Saudi Arabia will extract uranium domestically as a step towards “self-sufficiency” in producing atomic fuel, a senior government official said Monday.

Hashim bin Abdullah Yamani, head of the Saudi government agency tasked with the nuclear plans, told Reuters that the move makes sense from an economic point of view.

In a speech at an international nuclear power conference in Abu Dhabi, Yamani did not specify whether Saudi Arabia seeks to also enrich and reprocess uranium—steps that are much more sensitive because they can open up the possibility of military uses.

The world’s largest oil exporter said it wants to tap atomic power for peaceful purposes only in order to diversify its energy supply, Reuters reported.


“Regarding the production of uranium in the kingdom, this is a program which is our first step towards self-sufficiency in producing nuclear fuel,” Yamani told a conference organized by the International Atomic Energy Agency (IAEA). “We utilize the uranium ore that has been proven to be economically efficient.”

Atomic reactors need uranium enriched to around 5 percent purity but the same technology in this process can also be used to enrich the heavy metal to higher, weapons-grade levels.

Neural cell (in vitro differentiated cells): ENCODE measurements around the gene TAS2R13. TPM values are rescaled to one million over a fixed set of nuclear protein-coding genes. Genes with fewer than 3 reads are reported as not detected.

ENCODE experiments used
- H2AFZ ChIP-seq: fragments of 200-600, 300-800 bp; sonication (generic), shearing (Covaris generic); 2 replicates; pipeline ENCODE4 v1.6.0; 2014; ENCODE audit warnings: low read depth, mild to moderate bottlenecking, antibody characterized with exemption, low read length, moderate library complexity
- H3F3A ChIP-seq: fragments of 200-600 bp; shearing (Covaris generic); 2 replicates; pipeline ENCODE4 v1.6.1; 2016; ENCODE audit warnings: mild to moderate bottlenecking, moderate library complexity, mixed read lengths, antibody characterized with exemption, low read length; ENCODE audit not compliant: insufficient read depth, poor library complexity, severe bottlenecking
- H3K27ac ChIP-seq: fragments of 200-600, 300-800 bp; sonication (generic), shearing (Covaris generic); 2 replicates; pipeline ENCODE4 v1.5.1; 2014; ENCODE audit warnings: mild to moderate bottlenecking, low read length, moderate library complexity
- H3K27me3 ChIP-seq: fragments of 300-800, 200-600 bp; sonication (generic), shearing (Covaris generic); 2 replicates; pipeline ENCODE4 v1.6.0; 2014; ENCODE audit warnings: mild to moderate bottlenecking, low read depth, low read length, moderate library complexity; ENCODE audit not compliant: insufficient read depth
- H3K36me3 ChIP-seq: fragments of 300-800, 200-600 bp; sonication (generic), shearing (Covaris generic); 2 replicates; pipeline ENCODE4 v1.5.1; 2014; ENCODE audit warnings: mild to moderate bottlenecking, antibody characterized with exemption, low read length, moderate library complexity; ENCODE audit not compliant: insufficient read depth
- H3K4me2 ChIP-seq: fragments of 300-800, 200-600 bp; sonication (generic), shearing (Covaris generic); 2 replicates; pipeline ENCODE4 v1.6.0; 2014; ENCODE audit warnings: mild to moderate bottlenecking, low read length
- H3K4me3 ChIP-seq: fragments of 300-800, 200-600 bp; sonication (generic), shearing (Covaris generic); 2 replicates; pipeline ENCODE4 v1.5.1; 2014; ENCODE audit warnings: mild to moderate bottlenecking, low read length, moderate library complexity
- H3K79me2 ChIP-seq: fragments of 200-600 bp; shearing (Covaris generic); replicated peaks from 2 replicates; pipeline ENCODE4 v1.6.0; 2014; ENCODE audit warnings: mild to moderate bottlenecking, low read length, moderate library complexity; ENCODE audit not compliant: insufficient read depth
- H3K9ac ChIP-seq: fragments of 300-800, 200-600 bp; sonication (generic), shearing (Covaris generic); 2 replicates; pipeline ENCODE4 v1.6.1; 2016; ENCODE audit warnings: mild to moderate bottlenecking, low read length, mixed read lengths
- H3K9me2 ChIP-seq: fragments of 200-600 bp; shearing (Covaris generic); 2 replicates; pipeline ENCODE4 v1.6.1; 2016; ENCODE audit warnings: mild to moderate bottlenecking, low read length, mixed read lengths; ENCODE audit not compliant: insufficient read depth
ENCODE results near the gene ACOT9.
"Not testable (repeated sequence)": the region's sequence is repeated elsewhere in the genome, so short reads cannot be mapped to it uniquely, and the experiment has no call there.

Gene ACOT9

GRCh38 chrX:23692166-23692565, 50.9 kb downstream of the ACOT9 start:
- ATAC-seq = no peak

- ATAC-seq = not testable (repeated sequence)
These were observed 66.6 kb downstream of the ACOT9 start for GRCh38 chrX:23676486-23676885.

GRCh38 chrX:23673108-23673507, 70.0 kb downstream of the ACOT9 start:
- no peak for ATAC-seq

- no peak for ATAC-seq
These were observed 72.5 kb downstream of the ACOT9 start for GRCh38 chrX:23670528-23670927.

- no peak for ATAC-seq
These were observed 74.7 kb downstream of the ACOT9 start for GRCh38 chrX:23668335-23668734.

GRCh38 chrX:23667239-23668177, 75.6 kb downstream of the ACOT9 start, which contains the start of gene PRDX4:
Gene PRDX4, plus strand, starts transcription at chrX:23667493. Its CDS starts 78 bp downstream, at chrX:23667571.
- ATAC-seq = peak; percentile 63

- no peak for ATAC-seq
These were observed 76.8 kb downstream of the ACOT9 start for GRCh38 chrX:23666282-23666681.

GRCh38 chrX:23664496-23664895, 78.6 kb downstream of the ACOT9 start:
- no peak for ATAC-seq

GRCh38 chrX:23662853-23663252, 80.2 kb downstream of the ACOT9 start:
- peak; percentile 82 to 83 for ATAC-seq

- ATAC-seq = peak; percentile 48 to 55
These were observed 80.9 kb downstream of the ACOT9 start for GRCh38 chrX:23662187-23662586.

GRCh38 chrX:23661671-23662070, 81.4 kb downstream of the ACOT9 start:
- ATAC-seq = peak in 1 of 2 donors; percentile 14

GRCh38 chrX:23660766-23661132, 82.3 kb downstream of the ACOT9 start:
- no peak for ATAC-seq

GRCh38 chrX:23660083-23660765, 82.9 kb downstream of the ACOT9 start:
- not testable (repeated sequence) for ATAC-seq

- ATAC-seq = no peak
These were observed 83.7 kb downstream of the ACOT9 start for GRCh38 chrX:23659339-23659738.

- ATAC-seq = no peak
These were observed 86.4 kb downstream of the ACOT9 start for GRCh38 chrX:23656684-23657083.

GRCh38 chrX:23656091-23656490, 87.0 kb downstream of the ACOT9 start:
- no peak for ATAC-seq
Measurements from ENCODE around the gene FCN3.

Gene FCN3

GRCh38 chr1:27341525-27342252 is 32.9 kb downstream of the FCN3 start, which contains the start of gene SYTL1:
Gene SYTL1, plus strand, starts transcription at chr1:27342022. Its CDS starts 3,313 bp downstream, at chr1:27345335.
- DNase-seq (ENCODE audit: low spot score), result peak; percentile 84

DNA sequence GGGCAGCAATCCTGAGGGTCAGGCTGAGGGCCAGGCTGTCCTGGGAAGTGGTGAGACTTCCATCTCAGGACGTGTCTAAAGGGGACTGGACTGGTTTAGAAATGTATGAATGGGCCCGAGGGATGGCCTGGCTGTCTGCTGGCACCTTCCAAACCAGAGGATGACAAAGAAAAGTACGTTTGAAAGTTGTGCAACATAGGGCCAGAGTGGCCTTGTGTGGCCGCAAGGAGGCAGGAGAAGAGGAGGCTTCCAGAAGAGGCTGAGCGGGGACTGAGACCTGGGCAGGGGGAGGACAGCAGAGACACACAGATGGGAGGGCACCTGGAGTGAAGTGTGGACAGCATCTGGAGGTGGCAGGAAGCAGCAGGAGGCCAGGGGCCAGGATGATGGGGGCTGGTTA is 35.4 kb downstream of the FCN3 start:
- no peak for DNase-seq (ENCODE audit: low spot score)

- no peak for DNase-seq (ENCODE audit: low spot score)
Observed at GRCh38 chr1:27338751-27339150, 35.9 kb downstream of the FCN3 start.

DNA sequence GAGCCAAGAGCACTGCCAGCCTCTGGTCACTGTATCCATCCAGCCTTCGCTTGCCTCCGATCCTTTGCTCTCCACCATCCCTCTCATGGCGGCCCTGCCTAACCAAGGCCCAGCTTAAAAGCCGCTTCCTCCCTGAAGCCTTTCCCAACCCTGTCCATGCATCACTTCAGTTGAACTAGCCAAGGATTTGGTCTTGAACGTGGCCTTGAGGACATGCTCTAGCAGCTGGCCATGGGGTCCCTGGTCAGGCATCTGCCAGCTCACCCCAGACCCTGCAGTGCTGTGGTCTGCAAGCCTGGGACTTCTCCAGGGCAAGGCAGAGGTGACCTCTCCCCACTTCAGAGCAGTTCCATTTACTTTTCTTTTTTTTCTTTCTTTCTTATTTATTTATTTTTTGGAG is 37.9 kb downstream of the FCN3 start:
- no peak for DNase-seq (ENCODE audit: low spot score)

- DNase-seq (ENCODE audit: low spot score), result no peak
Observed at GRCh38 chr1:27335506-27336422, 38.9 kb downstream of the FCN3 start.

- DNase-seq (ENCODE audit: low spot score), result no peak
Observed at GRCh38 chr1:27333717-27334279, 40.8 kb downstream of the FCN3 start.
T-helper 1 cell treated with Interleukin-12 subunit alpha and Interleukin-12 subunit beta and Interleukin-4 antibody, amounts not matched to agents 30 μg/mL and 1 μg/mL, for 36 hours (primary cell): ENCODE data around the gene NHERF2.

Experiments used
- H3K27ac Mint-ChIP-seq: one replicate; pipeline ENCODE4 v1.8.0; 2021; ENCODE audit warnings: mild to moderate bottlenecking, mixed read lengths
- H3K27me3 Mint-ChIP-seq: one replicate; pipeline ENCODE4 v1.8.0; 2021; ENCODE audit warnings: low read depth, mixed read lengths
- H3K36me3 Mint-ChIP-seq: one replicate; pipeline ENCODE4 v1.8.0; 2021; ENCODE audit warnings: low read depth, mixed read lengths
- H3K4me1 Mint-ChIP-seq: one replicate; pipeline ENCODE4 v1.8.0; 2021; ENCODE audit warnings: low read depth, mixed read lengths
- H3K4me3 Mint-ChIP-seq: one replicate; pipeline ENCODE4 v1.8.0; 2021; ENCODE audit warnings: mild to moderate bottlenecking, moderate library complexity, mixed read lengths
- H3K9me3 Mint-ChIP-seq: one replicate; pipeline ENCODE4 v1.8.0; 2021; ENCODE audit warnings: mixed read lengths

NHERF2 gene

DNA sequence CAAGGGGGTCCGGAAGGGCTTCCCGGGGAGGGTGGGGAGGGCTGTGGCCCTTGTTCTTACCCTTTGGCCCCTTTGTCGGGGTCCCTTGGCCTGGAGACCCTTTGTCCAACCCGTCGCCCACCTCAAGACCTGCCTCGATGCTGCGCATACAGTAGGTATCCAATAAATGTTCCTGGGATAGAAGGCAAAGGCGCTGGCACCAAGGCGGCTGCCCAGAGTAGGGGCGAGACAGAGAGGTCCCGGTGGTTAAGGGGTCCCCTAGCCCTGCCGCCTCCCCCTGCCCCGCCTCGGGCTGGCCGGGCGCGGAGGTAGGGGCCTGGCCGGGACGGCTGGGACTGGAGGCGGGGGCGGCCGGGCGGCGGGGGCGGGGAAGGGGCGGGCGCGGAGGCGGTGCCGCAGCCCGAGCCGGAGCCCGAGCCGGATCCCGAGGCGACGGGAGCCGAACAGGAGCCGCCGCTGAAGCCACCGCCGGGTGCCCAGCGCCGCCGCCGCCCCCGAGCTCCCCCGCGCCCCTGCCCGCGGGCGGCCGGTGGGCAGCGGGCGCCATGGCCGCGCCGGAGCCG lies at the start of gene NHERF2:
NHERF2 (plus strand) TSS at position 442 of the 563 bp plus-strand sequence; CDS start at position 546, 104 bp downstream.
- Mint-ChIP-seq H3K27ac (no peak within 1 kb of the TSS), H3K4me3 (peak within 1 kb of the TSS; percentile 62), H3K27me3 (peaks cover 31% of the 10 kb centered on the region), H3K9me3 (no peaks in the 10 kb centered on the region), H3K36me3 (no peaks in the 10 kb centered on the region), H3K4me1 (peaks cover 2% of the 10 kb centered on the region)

This issue has been at the heart of Western and regional concerns about the nuclear work of Iran and led to the 2015 deal in which Iran agreed to freeze the program for 15 years in exchange for sanctions relief.

saudi crown prince tillerson

U.S. Secretary of State Rex Tillerson and Saudi King Salman smile before their meeting in Riyadh, Saudi Arabia, October 22, 2017. (REUTERS/Alex Brandon/Pool)

President Trump has called the agreement a bad deal and this month said he was decertifying it. He wants Congress to fix the deal’s “flaws.”

On Monday, IAEA chief Yukiya Amano said Iran was complying with the nuclear deal.


According to Reuters, Saudi Arabia would be the second country in the Gulf Arab region to tap uranium. The United Arab Emirates is scheduled to start-up its first, South Korean-built reactor in 2018.

Yamani also said that Saudi Arabia will soon pass laws for its nuclear program and will have set up all of the regulations for its nuclear regulator by the third quarter of 2018.

“The IAEA also has been requested to conduct an integrated review of our nuclear infrastructure during the second quarter of 2018,” he said, according to Reuters, which will allow the agency to assess efforts to prepare Saudi infrastructure “to introduce nuclear power for peaceful purposes.”

Saudi Arabia is considering building some 17.6 gigawatts of nuclear capacity by 2032, the equivalent of about 17 reactors.